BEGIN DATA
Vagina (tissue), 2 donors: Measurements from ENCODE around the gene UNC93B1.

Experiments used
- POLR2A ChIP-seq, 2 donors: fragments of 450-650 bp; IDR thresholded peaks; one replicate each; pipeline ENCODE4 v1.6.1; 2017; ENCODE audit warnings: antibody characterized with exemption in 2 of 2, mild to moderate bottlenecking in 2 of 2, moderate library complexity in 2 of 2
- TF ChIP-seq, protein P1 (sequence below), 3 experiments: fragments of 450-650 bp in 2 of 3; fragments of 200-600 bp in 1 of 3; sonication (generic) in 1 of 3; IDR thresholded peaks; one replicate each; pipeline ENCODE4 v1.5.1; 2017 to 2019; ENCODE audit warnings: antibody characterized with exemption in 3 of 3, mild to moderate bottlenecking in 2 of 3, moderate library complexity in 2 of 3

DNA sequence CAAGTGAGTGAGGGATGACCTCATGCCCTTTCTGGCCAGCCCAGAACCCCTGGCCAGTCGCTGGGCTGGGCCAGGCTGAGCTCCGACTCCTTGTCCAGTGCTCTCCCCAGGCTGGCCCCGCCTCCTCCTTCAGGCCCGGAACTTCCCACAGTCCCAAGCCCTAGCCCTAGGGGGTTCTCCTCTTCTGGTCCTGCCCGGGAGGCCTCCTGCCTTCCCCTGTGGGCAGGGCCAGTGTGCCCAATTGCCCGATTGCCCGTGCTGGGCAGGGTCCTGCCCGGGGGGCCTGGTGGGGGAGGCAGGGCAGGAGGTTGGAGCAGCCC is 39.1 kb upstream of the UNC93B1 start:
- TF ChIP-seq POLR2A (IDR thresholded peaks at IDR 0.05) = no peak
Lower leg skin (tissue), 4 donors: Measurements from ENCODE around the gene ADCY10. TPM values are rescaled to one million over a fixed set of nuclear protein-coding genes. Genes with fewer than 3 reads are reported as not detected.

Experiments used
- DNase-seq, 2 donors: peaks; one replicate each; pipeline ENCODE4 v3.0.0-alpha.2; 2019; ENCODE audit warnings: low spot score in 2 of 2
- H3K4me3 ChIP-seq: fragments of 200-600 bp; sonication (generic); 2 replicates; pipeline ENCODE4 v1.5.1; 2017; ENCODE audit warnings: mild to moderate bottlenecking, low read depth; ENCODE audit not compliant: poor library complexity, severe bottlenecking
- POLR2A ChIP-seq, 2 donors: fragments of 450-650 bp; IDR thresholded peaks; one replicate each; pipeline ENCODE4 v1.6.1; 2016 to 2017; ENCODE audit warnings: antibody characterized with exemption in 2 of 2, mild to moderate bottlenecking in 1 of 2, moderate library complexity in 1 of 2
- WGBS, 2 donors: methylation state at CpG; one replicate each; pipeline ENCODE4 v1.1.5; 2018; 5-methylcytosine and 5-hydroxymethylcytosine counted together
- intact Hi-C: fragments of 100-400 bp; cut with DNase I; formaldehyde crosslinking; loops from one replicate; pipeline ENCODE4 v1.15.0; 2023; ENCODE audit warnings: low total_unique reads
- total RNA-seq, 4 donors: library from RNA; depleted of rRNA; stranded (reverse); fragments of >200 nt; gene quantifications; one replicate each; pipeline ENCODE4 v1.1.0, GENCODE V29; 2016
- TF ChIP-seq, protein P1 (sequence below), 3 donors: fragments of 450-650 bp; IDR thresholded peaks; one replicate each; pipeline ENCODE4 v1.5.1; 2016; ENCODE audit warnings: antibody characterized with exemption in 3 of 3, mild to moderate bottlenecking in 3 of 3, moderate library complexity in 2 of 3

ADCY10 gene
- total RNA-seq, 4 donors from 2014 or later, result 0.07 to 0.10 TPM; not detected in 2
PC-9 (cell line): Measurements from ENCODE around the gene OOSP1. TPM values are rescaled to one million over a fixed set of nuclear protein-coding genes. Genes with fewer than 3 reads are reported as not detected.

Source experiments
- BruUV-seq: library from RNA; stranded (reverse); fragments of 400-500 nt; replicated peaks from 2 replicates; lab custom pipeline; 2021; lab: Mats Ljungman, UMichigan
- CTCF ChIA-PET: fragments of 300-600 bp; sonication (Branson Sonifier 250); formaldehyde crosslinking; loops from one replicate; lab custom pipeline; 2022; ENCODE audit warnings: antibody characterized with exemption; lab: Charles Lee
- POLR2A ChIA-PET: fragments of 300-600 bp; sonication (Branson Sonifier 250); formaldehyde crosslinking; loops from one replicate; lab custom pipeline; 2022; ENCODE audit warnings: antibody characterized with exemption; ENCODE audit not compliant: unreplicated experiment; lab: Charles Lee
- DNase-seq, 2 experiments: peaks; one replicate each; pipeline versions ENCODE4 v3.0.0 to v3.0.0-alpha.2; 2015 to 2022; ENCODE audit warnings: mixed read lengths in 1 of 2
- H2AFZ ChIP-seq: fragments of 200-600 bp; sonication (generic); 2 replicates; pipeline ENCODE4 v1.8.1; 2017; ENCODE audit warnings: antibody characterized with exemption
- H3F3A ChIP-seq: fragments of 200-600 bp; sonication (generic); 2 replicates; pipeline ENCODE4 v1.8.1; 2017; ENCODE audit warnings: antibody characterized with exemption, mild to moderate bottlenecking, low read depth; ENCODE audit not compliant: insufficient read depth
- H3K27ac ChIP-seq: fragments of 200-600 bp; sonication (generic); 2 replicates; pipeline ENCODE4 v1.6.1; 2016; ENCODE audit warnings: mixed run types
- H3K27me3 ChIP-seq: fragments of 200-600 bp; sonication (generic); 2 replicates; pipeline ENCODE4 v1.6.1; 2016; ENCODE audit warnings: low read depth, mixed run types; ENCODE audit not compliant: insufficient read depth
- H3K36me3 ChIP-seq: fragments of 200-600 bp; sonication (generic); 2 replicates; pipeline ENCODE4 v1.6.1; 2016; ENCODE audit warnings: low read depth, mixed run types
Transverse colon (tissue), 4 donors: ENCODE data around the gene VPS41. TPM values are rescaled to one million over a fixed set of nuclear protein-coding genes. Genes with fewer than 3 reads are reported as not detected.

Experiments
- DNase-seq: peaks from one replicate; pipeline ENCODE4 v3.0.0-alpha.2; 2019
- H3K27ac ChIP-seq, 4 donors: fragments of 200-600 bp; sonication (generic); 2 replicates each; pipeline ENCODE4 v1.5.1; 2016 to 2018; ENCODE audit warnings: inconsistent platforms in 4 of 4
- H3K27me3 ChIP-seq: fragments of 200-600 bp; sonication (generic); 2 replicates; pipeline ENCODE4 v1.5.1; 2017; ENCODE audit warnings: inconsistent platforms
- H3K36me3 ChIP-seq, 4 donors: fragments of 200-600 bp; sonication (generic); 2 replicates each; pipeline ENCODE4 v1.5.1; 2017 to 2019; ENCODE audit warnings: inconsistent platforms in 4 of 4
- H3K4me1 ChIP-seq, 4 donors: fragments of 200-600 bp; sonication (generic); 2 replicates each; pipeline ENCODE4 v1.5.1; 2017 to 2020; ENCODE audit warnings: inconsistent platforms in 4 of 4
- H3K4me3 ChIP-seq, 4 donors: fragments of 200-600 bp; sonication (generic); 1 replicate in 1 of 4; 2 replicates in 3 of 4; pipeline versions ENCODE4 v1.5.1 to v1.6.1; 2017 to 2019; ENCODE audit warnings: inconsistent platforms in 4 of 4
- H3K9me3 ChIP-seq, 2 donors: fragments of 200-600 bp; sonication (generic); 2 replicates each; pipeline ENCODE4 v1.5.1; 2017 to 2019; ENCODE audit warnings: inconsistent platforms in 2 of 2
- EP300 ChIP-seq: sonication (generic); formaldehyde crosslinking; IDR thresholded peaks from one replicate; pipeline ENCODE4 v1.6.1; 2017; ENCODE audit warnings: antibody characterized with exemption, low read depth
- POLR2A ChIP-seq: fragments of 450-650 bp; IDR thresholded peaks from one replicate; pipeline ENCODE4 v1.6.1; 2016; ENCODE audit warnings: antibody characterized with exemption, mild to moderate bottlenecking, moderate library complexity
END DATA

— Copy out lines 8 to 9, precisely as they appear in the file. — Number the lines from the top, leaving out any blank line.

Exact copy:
Experiments used
- DNase-seq, 2 donors: peaks; one replicate each; pipeline ENCODE4 v3.0.0-alpha.2; 2019; ENCODE audit warnings: low spot score in 2 of 2